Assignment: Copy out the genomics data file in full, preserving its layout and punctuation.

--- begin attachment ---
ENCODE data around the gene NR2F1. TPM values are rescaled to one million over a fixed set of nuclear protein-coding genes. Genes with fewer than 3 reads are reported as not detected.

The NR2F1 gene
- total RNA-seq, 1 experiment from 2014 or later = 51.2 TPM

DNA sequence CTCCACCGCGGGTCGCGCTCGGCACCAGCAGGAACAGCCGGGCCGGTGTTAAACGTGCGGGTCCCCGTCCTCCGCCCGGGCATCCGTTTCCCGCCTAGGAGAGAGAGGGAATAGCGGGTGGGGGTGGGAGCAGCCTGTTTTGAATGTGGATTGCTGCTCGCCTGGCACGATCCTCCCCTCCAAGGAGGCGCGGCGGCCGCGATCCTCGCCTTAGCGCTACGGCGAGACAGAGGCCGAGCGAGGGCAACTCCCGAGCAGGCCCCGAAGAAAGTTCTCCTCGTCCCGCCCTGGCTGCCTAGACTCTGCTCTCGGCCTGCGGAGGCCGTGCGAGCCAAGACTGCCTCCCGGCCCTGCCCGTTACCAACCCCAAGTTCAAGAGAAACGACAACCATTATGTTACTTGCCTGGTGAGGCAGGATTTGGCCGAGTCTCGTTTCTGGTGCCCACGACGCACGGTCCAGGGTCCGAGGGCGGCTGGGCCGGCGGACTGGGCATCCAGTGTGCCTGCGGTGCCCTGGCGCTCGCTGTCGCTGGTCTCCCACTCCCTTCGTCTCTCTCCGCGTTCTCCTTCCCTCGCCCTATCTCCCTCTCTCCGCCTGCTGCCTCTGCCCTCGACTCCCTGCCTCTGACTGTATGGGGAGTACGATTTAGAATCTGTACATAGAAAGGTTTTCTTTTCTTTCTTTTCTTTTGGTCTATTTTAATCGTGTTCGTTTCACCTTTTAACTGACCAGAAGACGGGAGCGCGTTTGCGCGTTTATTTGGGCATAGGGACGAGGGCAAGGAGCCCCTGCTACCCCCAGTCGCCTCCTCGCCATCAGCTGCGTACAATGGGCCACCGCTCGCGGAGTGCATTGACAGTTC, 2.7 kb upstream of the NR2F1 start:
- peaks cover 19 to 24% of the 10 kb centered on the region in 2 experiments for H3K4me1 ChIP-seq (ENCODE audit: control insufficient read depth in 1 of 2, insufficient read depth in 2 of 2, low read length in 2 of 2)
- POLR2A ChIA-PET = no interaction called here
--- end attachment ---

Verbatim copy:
ENCODE data around the gene NR2F1. TPM values are rescaled to one million over a fixed set of nuclear protein-coding genes. Genes with fewer than 3 reads are reported as not detected.

The NR2F1 gene
- total RNA-seq, 1 experiment from 2014 or later = 51.2 TPM

DNA sequence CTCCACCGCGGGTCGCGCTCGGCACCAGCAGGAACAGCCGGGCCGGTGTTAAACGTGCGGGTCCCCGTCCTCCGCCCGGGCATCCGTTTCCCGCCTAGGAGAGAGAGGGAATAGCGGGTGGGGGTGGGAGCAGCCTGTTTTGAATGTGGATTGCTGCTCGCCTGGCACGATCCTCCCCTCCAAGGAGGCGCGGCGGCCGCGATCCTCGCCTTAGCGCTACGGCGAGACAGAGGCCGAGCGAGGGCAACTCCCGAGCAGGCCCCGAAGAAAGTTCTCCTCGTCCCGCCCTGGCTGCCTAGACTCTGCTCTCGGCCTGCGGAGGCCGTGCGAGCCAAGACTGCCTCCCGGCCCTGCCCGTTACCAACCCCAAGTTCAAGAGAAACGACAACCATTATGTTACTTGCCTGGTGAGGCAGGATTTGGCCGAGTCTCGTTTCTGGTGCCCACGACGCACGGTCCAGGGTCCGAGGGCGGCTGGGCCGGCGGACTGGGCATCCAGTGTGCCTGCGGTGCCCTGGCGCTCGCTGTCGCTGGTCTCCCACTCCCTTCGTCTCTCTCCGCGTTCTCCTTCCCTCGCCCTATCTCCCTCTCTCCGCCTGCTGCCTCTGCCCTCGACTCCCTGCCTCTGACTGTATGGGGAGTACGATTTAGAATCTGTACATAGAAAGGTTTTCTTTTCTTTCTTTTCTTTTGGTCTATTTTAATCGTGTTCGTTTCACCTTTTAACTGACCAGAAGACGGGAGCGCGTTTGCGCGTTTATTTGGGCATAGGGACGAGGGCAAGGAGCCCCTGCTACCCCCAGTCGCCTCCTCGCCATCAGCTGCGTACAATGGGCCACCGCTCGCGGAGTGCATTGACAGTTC, 2.7 kb upstream of the NR2F1 start:
- peaks cover 19 to 24% of the 10 kb centered on the region in 2 experiments for H3K4me1 ChIP-seq (ENCODE audit: control insufficient read depth in 1 of 2, insufficient read depth in 2 of 2, low read length in 2 of 2)
- POLR2A ChIA-PET = no interaction called here